Question about metacharacter '*'
rantingrickjohnson at gmail.com
Sun Jul 6 19:38:23 CEST 2014
On Sunday, July 6, 2014 11:47:38 AM UTC-5, Roy Smith wrote:
> Even better, r"\d+"
> >>> re.search(r'(\d\d*)', '111aaa222').groups()
> >>> re.search(r'(\d+)', '111aaa222').groups()
Yes, good catch! I had failed to reduce your original
pattern down to it's most fundamental aspects for the sake
of completeness, and instead, opted to modify it in a manner
that mirrored your example.
> Oddly enough, I prefer character sets to the backslash
> notation, but I suppose that's largely because when I
> first learned regexes, that new-fangled backslash stuff
> hadn't been invented yet. :-)
Ha, point taken! :-)
Character sets really shine when you need a fixed range of
letters or numbers which are NOT defined by one of the
"special characters" of \d \D \W \w, etc...
Say you want to match any letters between "c" and "m" or the
digits between "3" and "6". Defining that pattern using OR'd
"char literals" would be a massive undertaking!
Another great use of character sets is skipping chars that
don't match a "target". For instance, a python comment will
start with one hash char and proceedeth to the end of the
line,,, which when accounting for leading white-space,,,
could be defined by the pattern:
> Regex is also not as easy to use in Python as it is in a
> language like Perl where it's baked into the syntax. As a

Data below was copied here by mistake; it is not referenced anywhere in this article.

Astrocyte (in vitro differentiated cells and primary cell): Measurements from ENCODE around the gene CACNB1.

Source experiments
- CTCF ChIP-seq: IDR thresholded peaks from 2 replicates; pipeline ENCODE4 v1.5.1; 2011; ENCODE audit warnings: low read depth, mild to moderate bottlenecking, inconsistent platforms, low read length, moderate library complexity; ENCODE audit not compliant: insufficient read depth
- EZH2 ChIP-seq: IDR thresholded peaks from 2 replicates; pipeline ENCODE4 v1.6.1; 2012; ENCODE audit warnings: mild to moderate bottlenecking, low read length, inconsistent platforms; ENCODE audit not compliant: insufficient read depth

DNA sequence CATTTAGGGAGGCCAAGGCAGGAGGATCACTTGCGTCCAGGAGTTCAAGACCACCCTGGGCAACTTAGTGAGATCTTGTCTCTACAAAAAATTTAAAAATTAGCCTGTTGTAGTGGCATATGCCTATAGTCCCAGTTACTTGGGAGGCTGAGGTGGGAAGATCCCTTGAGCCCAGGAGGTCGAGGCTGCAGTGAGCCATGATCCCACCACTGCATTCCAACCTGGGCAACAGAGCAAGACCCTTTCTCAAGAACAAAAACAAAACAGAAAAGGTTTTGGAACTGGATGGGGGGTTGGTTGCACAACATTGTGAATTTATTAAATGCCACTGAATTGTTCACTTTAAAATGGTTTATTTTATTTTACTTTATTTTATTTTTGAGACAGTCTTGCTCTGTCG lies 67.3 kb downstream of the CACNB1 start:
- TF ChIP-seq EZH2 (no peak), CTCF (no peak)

> result, pythonistas tend to shy away from regex, and
> either never learn the full power, or let their skills
> grow rusty. Which is a shame, because for many tasks,
> there's no better tool.
Agreed, but unfortunately like many other languages, Python
has decided to import all the illogical of regex syntax from
other languages instead of creating a "new" regex syntax
that is consistent and logical. They did the same thing with
Tkinter, and what a nightmare!
And don't misunderstand my statements, i don't intend that
we should create a syntax of verbosity, NO, we *CAN* keep
the syntax succinct whist eliminating the illogical and
inconsistent aspects that plague our patterns.
Will regex ever be easy to learn, probably not, but they can
be easier to use if only we put on our "big boy" pants and
decide to do something about it!
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